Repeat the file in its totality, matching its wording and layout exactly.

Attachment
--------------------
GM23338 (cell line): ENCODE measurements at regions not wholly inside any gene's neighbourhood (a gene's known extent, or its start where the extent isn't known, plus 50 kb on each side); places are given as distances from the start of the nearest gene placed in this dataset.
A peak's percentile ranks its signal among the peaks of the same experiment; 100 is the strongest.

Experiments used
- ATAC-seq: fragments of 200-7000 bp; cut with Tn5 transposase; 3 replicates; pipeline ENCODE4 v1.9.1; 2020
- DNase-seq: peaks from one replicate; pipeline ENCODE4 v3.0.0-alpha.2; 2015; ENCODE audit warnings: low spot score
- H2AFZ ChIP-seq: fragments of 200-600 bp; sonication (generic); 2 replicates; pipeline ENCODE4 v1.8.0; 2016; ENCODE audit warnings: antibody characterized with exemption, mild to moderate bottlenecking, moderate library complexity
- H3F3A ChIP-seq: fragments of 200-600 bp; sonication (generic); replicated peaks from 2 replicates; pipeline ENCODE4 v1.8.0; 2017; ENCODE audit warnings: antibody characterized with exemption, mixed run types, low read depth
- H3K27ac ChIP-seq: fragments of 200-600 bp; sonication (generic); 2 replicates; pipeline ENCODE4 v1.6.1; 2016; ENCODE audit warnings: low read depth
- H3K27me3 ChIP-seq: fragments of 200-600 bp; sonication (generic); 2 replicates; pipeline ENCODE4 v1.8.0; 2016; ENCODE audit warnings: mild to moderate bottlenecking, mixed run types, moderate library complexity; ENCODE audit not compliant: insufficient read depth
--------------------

GM23338 (cell line): ENCODE measurements at regions not wholly inside any gene's neighbourhood (a gene's known extent, or its start where the extent isn't known, plus 50 kb on each side); places are given as distances from the start of the nearest gene placed in this dataset.
A peak's percentile ranks its signal among the peaks of the same experiment; 100 is the strongest.

Experiments used
- ATAC-seq: fragments of 200-7000 bp; cut with Tn5 transposase; 3 replicates; pipeline ENCODE4 v1.9.1; 2020
- DNase-seq: peaks from one replicate; pipeline ENCODE4 v3.0.0-alpha.2; 2015; ENCODE audit warnings: low spot score
- H2AFZ ChIP-seq: fragments of 200-600 bp; sonication (generic); 2 replicates; pipeline ENCODE4 v1.8.0; 2016; ENCODE audit warnings: antibody characterized with exemption, mild to moderate bottlenecking, moderate library complexity
- H3F3A ChIP-seq: fragments of 200-600 bp; sonication (generic); replicated peaks from 2 replicates; pipeline ENCODE4 v1.8.0; 2017; ENCODE audit warnings: antibody characterized with exemption, mixed run types, low read depth
- H3K27ac ChIP-seq: fragments of 200-600 bp; sonication (generic); 2 replicates; pipeline ENCODE4 v1.6.1; 2016; ENCODE audit warnings: low read depth
- H3K27me3 ChIP-seq: fragments of 200-600 bp; sonication (generic); 2 replicates; pipeline ENCODE4 v1.8.0; 2016; ENCODE audit warnings: mild to moderate bottlenecking, mixed run types, moderate library complexity; ENCODE audit not compliant: insufficient read depth